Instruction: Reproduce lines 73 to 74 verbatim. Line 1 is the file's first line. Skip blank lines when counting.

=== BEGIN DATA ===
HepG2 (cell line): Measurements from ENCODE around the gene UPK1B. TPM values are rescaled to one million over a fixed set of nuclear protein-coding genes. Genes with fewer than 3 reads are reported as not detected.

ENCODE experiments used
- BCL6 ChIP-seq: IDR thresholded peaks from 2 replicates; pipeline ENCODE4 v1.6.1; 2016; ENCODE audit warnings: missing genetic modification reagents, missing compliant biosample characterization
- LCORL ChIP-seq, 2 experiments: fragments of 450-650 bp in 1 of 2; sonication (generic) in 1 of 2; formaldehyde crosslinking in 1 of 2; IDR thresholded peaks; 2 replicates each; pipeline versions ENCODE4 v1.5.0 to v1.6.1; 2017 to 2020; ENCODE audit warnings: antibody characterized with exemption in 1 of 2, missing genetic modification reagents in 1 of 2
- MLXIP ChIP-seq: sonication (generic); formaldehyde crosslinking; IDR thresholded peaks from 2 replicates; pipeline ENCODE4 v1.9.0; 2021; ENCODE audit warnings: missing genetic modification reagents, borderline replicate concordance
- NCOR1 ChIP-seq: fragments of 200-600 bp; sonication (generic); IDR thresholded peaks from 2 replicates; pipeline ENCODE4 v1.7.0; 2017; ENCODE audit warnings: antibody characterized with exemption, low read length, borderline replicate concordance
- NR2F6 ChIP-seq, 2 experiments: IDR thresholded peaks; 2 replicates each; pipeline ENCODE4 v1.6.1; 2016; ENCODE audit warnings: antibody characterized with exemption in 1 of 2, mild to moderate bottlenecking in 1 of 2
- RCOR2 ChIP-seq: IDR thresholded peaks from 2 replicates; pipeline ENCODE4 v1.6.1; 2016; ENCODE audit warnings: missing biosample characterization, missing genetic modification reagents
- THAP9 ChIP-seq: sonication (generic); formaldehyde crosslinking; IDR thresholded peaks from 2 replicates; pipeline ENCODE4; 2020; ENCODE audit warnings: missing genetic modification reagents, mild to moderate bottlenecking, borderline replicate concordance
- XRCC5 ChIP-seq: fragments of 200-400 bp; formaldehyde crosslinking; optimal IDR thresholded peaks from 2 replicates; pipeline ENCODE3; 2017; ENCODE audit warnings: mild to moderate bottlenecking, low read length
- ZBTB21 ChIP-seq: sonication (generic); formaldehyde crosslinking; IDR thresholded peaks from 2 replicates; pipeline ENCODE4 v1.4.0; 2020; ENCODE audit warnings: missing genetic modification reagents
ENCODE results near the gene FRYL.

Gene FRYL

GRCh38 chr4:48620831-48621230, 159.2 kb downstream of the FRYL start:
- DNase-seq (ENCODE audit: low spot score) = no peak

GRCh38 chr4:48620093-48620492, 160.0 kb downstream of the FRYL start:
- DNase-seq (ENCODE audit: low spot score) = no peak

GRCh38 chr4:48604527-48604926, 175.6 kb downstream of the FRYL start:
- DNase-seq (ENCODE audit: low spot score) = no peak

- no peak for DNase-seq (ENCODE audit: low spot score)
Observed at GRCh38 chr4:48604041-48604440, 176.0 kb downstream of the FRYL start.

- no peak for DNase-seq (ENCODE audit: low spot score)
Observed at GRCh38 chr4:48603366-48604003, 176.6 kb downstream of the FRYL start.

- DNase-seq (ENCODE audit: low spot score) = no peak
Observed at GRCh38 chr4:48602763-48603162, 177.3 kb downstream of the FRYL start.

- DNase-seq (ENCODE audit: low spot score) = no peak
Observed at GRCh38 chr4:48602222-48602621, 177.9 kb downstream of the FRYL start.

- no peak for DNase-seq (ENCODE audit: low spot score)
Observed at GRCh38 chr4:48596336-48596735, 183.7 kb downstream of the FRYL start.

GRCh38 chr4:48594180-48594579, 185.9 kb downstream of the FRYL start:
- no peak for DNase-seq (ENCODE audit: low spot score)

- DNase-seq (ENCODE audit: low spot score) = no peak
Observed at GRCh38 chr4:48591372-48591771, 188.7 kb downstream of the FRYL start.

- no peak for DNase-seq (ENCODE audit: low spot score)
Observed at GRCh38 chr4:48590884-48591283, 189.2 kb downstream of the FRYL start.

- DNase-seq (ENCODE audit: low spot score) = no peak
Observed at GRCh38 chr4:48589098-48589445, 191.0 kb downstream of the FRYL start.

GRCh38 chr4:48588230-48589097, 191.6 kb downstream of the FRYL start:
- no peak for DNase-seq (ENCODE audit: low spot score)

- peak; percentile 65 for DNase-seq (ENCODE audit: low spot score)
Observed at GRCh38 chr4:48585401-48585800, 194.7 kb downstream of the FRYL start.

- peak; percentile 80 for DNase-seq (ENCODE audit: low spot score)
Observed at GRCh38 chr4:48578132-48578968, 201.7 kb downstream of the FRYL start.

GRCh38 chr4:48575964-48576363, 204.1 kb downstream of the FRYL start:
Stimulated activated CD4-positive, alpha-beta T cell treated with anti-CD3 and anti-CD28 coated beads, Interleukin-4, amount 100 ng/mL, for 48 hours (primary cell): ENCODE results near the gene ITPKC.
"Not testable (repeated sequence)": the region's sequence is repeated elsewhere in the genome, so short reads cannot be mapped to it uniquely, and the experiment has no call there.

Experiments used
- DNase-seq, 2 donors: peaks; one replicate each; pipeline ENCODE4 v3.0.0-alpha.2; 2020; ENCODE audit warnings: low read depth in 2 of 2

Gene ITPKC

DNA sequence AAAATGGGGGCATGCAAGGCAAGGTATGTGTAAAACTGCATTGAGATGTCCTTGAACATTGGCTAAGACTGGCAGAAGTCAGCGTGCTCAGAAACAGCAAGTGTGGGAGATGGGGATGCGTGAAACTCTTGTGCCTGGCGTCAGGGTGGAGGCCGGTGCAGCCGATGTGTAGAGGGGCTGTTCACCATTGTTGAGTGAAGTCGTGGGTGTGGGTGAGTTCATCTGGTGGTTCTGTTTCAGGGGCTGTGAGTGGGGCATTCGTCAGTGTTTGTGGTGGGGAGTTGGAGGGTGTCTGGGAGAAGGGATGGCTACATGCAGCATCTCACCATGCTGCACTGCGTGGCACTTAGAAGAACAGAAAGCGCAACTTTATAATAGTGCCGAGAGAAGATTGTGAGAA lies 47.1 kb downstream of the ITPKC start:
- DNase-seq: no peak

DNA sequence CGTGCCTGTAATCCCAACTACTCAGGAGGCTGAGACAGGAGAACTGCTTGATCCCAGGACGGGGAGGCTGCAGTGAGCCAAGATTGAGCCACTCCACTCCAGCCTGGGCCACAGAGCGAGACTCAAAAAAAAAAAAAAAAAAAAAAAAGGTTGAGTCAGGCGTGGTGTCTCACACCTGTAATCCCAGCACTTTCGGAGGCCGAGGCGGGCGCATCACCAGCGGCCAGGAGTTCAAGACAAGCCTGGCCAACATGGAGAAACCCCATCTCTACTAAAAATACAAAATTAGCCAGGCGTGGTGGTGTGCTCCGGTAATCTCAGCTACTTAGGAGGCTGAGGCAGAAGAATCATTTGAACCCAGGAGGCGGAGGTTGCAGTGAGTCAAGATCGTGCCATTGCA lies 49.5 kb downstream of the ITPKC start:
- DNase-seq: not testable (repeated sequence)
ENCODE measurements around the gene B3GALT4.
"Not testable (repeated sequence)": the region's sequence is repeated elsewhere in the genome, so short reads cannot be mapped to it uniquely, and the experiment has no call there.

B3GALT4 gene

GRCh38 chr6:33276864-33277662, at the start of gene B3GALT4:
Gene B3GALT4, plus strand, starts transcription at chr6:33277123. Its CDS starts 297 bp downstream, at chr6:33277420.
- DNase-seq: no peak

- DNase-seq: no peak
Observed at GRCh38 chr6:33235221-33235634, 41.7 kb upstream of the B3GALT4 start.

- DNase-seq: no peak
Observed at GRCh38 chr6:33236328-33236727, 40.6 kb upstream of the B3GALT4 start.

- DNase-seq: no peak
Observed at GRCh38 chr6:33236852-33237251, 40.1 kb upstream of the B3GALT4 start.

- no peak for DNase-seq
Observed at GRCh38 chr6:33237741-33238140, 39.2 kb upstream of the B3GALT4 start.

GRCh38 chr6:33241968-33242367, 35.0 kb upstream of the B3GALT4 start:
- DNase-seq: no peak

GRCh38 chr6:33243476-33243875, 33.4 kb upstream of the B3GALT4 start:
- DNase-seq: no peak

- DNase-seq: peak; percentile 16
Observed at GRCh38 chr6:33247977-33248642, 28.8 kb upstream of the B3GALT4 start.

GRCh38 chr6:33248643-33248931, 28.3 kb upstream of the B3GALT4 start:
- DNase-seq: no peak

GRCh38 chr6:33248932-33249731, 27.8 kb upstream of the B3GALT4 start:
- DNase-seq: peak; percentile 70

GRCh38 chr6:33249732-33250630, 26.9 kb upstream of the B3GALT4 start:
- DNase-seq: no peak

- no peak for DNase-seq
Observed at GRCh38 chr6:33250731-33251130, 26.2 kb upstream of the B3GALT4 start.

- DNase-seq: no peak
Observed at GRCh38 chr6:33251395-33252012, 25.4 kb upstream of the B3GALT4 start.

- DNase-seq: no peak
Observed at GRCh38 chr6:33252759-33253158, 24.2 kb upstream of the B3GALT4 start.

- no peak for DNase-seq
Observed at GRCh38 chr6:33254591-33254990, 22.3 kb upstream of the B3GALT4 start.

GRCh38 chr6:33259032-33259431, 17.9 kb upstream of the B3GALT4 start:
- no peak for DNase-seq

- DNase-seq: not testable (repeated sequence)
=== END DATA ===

Observed at GRCh38 chr6:33247977-33248642, 28.8 kb upstream of the B3GALT4 start.

GRCh38 chr6:33248643-33248931, 28.3 kb upstream of the B3GALT4 start: